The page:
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Valet of the Dolls

Andrew O’Hagan: Sinatra, 24 July 2003

Mr S.: The Last Word on Frank Sinatra 
by George Jacobs and William Stadiem.
Sidgwick, 261 pp., £16.99, June 2003, 0 283 07370 5
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... finding instant and compelling evidence to prove he was a complete nightmare. Yet this book by George Jacobs, who was Sinatra’s valet for 15 years, might be understood to be wired in a whole new way: it is perhaps the ultimate diatribe by the disgruntled ex-staffer; a new high point (or low point) in a super-readable genre that should surely be ...

Short Cuts

Andrew O’Hagan: Valets, 10 September 2009

... rivals. If you were looking for a rival almost in his exact class, you’d have to mention George Jacobs, valet to Frank Sinatra, who made his name, and unmade Frank’s to a small degree, by detailing his boss’s general dexterity when it came to smashing up a hotel room. Another rival would be Ernest A. Forssgren, Proust’s Swedish valet, a ...

Where are all the people?

Owen Hatherley: Jane Jacobs, 26 July 2017

Eyes on the Street: The Life of Jane Jacobs 
by Robert Kanigel.
Knopf, 512 pp., £34, September 2016, 978 0 307 96190 7
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Vital Little Plans: The Short Works of Jane Jacobs 
edited by Samuel Zipp and Nathan Storring.
Random House, 544 pp., £16.99, October 2016, 978 0 399 58960 7
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... of real estate and cash-poor councils were taken into consideration, and that reason is: Jane Jacobs says no. This injunction can be traced back to the epiphany Jacobs experienced as a freelance journalist in Philadelphia in the mid-1950s when she visited new housing estates and old ‘slums’ with the city planner ...

If my sister’s arches fall

Laura Jacobs: Agnes de Mille, 5 October 2016

Dance to the Piper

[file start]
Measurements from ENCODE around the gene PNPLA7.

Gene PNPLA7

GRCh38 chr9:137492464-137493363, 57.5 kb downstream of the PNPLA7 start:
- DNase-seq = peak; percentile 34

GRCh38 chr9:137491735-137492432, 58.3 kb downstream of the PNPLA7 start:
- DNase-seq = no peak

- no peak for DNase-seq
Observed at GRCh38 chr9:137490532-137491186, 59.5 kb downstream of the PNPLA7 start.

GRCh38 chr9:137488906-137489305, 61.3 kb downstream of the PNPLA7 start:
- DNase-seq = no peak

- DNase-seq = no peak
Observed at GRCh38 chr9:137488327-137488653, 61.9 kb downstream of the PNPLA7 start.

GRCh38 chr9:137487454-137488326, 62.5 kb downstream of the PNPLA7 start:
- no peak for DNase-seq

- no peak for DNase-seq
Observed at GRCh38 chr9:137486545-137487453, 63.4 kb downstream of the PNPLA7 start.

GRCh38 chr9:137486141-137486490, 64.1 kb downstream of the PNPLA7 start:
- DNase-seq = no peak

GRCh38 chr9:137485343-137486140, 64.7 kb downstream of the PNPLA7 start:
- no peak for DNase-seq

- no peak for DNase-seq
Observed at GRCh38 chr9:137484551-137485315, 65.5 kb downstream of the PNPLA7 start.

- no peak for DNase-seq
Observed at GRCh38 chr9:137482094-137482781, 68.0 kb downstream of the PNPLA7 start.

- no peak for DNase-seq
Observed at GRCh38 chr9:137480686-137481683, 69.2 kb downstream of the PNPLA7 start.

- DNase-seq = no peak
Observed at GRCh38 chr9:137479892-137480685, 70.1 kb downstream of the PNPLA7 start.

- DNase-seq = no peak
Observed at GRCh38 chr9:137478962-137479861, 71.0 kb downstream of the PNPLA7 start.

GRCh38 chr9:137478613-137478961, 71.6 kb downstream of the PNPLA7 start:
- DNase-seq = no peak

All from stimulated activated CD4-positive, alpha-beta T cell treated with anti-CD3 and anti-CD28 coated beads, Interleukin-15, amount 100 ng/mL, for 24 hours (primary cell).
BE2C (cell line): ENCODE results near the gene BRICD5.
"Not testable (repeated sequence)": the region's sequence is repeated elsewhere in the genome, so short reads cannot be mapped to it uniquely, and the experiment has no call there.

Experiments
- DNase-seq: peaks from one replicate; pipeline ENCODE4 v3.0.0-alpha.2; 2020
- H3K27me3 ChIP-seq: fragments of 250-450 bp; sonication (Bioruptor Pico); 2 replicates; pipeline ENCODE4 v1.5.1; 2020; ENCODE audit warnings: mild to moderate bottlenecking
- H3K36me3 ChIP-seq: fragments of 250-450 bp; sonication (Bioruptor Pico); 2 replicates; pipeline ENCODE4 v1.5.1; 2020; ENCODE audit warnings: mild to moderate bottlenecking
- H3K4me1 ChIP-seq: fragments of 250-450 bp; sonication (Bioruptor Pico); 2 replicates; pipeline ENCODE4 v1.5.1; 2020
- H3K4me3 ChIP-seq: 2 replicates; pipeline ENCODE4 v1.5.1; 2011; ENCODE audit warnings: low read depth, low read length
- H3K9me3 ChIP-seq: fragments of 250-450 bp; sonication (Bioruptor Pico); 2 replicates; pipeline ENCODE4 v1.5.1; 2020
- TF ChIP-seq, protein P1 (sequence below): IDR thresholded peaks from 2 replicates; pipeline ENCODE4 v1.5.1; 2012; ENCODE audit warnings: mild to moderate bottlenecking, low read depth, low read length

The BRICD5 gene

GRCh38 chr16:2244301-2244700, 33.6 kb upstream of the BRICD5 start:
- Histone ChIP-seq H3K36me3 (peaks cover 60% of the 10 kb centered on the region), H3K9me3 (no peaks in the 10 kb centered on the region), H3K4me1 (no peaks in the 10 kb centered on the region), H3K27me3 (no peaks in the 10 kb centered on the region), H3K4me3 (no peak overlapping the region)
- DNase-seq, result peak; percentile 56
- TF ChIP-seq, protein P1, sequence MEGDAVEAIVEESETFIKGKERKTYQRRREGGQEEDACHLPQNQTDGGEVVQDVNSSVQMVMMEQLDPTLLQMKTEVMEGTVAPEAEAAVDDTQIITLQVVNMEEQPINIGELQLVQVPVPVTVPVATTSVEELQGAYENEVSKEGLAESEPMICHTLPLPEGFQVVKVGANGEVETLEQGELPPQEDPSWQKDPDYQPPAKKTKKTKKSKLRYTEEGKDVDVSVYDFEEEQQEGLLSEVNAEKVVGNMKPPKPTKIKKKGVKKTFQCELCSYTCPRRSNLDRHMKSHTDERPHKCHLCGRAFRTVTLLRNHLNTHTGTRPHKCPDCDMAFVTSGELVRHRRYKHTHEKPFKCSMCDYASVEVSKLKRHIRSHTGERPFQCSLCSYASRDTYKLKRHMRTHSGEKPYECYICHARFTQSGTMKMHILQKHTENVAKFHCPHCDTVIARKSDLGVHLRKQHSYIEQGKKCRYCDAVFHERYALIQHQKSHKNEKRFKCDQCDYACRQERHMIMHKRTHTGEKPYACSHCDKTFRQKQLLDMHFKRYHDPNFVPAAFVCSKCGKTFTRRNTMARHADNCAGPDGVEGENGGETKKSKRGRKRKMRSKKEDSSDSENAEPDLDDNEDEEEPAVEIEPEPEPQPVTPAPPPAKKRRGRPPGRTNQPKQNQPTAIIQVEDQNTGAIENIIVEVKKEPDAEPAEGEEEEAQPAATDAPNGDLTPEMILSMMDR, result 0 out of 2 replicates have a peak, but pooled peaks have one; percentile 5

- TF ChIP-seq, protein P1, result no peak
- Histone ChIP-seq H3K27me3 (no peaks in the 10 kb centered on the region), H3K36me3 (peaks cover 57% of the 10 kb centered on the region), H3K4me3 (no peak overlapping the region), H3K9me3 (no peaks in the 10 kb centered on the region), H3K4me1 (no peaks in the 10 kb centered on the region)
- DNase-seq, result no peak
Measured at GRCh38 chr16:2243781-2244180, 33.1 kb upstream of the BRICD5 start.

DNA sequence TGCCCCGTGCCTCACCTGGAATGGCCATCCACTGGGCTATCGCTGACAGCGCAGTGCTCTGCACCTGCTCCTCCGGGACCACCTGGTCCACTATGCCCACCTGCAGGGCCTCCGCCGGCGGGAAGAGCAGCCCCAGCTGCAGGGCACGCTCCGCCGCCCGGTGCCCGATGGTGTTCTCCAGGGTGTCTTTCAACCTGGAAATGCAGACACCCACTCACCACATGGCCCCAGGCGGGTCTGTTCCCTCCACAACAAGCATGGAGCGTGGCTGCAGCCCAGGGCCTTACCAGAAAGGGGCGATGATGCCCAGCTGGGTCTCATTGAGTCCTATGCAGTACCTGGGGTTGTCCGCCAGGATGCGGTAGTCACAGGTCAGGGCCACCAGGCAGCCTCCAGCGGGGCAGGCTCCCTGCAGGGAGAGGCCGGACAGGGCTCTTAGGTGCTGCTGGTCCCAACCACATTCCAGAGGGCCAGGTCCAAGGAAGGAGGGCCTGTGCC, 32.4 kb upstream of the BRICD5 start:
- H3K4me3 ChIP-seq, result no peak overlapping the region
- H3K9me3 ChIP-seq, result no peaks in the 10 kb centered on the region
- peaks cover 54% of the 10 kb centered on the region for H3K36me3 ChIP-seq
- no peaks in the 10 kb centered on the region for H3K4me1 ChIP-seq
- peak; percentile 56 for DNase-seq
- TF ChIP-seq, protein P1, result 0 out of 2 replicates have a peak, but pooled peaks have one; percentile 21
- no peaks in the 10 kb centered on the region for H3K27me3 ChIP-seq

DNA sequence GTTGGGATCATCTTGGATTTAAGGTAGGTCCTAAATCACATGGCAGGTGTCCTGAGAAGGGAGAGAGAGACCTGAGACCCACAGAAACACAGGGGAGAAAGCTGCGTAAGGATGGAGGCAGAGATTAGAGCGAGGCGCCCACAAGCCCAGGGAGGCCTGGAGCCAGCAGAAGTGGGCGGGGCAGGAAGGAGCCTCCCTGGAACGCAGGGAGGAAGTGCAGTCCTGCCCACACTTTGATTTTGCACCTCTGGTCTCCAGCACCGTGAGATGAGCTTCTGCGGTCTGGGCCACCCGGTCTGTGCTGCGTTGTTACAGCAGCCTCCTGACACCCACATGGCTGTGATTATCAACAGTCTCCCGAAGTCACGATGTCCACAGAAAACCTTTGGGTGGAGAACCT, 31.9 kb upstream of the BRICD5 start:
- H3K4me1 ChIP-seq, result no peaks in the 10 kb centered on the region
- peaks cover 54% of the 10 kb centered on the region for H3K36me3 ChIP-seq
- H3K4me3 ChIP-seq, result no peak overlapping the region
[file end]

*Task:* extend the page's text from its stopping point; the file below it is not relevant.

by Agnes de Mille.
NYRB, 368 pp., £11.99, February 2016, 978 1 59017 908 6
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... The​ 1940s was the generative decade for American dance. George Balanchine, who was inching towards the founding of the New York City Ballet in 1948, produced eight works for other companies. Antony Tudor moved to New York from London in 1940 and quickly created two visions of psychosexual implosion, Pillar of Fire and Undertow ...

Town-Cramming

Christopher Turner: Cities, 6 September 2001

Cities for a Small Country 
by Richard Rogers and Anne Power.
Faber, 310 pp., £14.99, November 2000, 0 571 20652 2
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Urban Futures 21: A Global Agenda for 21st-Century Cities 
by Peter Hall and Ulrich Pfeiffer.
Spon, 384 pp., £19.99, July 2000, 0 415 24075 1
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... on out-of-town sites. The theoretical origins of this urban renaissance are to be found in Jane Jacobs’s The Death and Life of Great American Cities (1961). When Rogers and Power write of a major shift in attitude in the 1960s, ‘against clearance and new building and in favour of inner-city renovation and the protection of traditional communities’, it ...

Diary

John Bayley: On V.S. Pritchett, the Man of Letters, 30 January 1992

... modified circumstances. Pritchett understands this. He observes in passing as he writes about George Eliot that now ‘we do not wish to be better than we are but more fully what we are.’ Most of us, perhaps, but not all, and certainly not all readers of novels. His droll precisions – as when he writes of W.W. ...

Swoonatra

Ian Penman, 1 July 2015

Sinatra: London 
Universal, 3 CDs and 1 DVD, £40, November 2014Show More
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... take on this touchy matter is provided by Sinatra’s long-time (African-American) valet, George Jacobs. In his immensely entertaining memoir Mr S: The Last Word on Frank Sinatra (2003), he defends Sinatra and the other Rat Pack roustabouts, and says the only people he ever got a real nasty sizzle of racism from were a few Mafia bosses, and the ...

The Girl Who Waltzes

Laura Jacobs: George Balanchine, 8 October 2014

Balanchine and the Lost Muse: Revolution and the Making of a Choreographer 
by Elizabeth Kendall.
Oxford, 288 pp., £22.99, August 2013, 978 0 19 995934 1
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... In 1973​ , when George Balanchine was asked by his biographer Bernard Taper to appraise the previous decade of his life, he replied: ‘It’s all in the programmes.’ He meant that the most important information was already onstage: in the new ballets he made, the old ones he revived and the dancers he chose to perform them ...

A History of Disappointment

Jackson Lears: Obama’s Parents, 5 January 2012

The Other Barack: The Bold and Reckless Life of President Obama’s Father 
by Sally Jacobs.
Public Affairs, 336 pp., £20, July 2011, 978 1 58648 793 5
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A Singular Woman: The Untold Story of Barack Obama’s Mother 
by Janny Scott.
Riverhead, 384 pp., £18.99, May 2011, 978 1 59448 797 2